In an earlier post I told how learning speech sounds involves some trial and error.  If a child is of an age that should be mastering a particular sound and he is not, it is fine to point out this sound and focus on it in play and activities. They will not know they are using sounds incorrectly if it is not addressed either directly or indirectly through modeling.  I will do a later post on some activities to work on  single sounds.  If you feel that your child's overall speech sound development is delayed, contact your pediatrician who can refer you to a  Speech Pathologist for an evaluation and therapy.  If they do qualify for therapy, parents will still need to be involved in modifying the child's sound by doing activities and modeling suggested by the therapist.

Feel free to ask me questions if you are a little unsure about your child's current sound development. 

Friday, January 1, 2010

The Difference Between Speech and Language

     The difference between "speech" and "language" has been a confusing point for many people. I have been called a Speech Therapist, Speech Teacher, Teacher, or Speech-Language Pathologist depending on who is saying it.  Some people think I teach others how to give speeches, some think I teach kids how to speak and some think I am an English or reading teacher.  One of the biggest confusions in public schools is when kids "go to speech" but we work completely on language goals. Some kids, as well as teachers and other adults, are confused by this contradiction. To alleviate this confusion just a bit, I will provide some definitions and explanation to help differentiate. This is just the quick explanation.

SPEECH (ARTICULATION):  In the context of my profession, speech is the physical process by which we verbalize language.  It is a method of communication that uses voice and coordinated movements of the speech articulators (tongue, lips, jaw, teeth etc.).  When I am addressing "speech" in therapy, I am working on the person's ability to have adequate strength and coordination of the speech musculature through oral-motor exercises.  I am working on teaching them correct articulation or placement of articulators for production of specific consonant and vowel sounds.  For example, when a child produces an "f" instead of a "th" sound I first make them aware that they need to place their tongue between their top and bottom teeth, and blow gently rather than gently biting their bottom lip with their top teeth for making an "f."  Once they learn the correct placement, we practice the sound alone, then we practice it at the syllable level, we practice it in all positions of short words, we progress to multi-syllable words, then phrases, sentences, and finally conversation.  It is a lengthy process to correct an error sound because there is conscious effort needed on the person's part.  Eventually, with practice, there is muscle memory and a change from voluntary concentration on the sound to an involuntary carry over of correct production to all contexts. It can be compared to anyone attempting to change a habit.

 LANGUAGE: The understanding and use of our language is the focus of language therapy.  A few of the things I might address are concepts, grammar, use of language in social settings (pragmatics),  morphology (plural markers, possessive markers, irregular verb tense...), word finding, vocabulary, synonyms, homonyms, and written expression.  This is not a complete list, but it gives you an idea of the category.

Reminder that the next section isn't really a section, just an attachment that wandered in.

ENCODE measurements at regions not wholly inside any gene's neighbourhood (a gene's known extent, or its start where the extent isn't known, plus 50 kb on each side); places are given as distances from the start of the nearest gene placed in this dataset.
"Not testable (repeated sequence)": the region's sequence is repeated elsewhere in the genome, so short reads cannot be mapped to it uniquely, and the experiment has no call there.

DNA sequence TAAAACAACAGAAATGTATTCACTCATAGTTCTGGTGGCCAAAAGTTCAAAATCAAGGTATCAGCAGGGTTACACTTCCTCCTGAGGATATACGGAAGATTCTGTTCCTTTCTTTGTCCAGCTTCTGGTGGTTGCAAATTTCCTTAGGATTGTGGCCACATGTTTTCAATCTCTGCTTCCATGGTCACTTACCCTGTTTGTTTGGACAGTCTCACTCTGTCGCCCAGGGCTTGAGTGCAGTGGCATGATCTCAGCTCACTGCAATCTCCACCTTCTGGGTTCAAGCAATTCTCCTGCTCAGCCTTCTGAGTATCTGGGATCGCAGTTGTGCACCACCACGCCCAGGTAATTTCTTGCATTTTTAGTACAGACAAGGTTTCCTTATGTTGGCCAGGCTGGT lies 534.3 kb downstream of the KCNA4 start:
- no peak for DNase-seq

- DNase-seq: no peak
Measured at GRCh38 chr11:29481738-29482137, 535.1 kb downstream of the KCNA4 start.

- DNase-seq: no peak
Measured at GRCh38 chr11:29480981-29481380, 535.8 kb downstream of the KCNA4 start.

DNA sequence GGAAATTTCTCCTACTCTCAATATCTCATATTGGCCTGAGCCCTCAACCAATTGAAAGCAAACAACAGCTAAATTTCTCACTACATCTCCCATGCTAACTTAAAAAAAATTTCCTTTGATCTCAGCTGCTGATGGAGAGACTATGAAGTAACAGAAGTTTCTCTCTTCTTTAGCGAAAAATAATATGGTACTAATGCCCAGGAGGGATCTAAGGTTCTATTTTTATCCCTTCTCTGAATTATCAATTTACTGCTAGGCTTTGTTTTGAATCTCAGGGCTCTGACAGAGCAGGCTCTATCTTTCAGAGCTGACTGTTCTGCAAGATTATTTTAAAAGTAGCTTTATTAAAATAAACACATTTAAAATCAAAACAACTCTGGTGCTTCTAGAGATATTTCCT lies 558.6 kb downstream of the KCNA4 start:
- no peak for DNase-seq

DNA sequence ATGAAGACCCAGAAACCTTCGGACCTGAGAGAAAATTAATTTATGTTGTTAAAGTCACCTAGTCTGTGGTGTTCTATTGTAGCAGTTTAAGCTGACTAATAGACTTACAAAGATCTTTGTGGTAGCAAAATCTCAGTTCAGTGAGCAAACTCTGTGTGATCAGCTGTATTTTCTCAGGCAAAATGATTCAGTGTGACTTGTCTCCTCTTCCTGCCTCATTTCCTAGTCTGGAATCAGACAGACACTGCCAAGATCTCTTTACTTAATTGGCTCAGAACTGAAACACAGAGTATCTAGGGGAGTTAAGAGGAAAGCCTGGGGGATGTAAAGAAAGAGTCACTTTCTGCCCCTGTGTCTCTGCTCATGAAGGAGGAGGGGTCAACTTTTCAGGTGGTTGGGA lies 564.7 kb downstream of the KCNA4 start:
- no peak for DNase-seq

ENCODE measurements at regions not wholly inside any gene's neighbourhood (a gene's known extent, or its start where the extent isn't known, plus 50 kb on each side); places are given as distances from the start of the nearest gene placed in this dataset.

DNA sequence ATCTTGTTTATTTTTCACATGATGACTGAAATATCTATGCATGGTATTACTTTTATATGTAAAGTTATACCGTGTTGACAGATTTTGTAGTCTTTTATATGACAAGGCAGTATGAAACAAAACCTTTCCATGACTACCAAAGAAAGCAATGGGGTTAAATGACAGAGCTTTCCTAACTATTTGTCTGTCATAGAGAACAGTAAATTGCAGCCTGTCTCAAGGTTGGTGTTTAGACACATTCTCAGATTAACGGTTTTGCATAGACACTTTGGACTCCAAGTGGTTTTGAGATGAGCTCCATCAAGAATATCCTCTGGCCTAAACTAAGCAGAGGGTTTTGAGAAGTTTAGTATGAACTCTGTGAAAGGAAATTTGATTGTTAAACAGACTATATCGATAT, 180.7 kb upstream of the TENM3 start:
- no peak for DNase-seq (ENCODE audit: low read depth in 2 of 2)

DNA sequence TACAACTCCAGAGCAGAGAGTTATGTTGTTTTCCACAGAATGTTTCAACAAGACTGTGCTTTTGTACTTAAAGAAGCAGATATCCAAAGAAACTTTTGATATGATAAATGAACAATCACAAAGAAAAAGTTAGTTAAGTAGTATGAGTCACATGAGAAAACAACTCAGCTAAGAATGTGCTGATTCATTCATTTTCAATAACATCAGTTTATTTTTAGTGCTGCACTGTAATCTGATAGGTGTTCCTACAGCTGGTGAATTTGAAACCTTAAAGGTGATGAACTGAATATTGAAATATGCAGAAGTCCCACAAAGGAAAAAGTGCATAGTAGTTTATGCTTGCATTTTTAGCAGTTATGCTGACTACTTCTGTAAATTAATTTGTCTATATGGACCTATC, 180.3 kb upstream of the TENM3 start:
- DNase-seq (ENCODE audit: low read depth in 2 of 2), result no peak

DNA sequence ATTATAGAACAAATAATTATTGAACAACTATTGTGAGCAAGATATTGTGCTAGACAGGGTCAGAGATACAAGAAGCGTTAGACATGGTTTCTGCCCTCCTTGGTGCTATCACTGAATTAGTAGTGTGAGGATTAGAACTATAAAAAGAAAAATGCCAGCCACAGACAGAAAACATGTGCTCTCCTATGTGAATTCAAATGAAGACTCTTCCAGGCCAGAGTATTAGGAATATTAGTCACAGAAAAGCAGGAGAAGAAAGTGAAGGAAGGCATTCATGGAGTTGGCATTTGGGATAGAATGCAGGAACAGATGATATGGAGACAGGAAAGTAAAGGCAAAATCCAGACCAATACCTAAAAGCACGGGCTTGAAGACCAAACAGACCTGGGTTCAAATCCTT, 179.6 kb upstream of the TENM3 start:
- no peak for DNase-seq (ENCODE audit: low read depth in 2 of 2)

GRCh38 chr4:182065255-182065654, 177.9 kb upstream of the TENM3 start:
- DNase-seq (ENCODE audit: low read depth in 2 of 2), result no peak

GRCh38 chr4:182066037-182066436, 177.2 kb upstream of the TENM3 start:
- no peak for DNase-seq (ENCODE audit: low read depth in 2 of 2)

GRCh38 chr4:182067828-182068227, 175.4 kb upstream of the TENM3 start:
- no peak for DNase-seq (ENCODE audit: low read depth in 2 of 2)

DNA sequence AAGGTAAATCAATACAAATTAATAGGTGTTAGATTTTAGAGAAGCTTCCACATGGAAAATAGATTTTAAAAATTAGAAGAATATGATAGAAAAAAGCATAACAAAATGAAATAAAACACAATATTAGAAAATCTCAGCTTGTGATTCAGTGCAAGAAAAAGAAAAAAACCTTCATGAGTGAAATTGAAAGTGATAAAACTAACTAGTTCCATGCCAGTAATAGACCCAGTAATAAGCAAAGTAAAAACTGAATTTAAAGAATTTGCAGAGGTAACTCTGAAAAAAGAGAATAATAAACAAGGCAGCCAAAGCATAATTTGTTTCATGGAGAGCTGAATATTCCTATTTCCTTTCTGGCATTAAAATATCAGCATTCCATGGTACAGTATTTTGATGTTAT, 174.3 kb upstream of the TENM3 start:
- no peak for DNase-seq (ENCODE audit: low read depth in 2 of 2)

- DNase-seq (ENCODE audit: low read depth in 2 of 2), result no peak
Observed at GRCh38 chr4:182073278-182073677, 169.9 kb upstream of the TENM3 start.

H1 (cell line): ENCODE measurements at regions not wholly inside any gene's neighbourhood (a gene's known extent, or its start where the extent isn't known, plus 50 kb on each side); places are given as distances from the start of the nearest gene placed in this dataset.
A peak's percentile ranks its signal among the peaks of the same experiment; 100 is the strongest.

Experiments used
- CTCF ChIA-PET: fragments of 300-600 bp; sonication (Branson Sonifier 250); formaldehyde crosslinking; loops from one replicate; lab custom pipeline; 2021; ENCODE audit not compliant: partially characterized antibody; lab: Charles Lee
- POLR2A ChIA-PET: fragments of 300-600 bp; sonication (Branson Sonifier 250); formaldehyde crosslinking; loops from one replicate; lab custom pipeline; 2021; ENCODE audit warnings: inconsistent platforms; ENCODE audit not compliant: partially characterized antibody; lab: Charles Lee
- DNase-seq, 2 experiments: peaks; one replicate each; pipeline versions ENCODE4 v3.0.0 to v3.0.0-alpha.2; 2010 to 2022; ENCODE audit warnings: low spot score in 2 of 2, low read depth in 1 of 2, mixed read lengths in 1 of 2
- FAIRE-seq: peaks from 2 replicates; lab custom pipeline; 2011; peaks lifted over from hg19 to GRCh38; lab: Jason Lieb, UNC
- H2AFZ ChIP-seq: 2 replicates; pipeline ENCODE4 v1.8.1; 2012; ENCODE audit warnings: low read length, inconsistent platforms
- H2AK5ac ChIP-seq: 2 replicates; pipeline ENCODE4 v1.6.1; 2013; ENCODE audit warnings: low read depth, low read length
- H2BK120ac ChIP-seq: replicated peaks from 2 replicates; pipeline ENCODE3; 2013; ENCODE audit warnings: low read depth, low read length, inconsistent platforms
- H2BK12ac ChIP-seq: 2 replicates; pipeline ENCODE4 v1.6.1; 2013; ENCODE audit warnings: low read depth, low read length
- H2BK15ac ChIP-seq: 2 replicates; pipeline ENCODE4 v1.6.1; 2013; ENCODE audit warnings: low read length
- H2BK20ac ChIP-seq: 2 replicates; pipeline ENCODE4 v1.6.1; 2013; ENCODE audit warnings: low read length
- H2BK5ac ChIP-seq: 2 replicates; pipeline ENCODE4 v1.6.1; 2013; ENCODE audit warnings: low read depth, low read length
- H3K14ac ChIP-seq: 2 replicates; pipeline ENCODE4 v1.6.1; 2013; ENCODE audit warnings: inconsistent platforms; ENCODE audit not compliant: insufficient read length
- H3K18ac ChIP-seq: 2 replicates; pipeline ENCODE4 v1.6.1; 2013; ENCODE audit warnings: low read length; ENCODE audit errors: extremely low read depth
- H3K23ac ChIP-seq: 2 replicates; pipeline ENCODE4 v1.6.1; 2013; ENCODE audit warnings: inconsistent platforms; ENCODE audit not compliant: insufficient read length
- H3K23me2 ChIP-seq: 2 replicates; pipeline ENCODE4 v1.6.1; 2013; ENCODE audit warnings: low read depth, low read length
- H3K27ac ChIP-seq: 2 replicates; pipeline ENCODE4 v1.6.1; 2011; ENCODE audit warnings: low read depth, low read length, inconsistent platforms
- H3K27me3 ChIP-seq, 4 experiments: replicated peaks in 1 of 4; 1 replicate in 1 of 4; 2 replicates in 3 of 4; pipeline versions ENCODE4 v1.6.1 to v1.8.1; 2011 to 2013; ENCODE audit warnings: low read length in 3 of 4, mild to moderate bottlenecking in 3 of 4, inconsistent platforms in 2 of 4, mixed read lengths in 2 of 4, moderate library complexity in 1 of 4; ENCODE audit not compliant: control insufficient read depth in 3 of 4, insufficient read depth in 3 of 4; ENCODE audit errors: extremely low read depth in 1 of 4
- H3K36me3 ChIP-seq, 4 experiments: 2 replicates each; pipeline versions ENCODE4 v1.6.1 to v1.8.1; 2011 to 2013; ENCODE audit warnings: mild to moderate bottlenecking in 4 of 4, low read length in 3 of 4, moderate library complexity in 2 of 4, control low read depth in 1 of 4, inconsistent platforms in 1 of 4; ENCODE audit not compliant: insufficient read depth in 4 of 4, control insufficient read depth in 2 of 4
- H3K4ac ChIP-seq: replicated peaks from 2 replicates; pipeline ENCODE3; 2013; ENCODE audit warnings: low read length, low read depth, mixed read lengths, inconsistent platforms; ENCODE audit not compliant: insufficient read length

When children are evaluated for their language abilities, there are assessments done in receptive and expressive language areas separately.  Children generally have better receptive skills than expressive skills since they can understand things before they can express the same things. Testing for specific areas of weakness helps to guide the development of goals for each child.
     Receptive Language:  The general definition of receptive language is the processing and understanding of language.
    Expressive Language: Expressive language is the use of the language. This can be in any form such as oral or written.

Thursday, December 31, 2009

Techniques to Encourage Language Development

     If a child is not told the name of an object, he can not learn to say it. If an action is never labeled, a child can not follow a direction to do it. Think about what it would be like if you were suddenly placed in a foreign country with absolutely no idea of the language.  If people are constantly talking but not helping you learn to place meaning on words, you will not ever be able to understand or use their language.  It does not come naturally for all people to think of this with a baby or toddler.  All babies will naturally make sounds and try to communicate, but it takes specific methods of interaction to reinforce their attempts and encourage more from them.  Children can have delayed speech and language skills for many reasons.  Parents can help be sure that their child's  language environment is as rich as possible to avoid lack of stimulation as a reason for any delay. 

     Most parents use the following techniques while interacting with their babies and toddlers without realizing that what they are doing has a name.  Some of these techniques are indirect methods of stimulating language.  By indirect, I mean that there is no specific requesting of a response from the child. The parent or therapist will perform these methods in a natural way during the child's day.  Direct methods of encouraging language are requesting that the child try to imitate words and phrases or answer questions that we ask.  These are important to do in combination with the indirect methods in order to check for understanding and encourage the use of words that the children are learning. It is not always natural to focus on one of these methods at a time, use them together and in various combinations to provide the most well-rounded language stimulation experiences.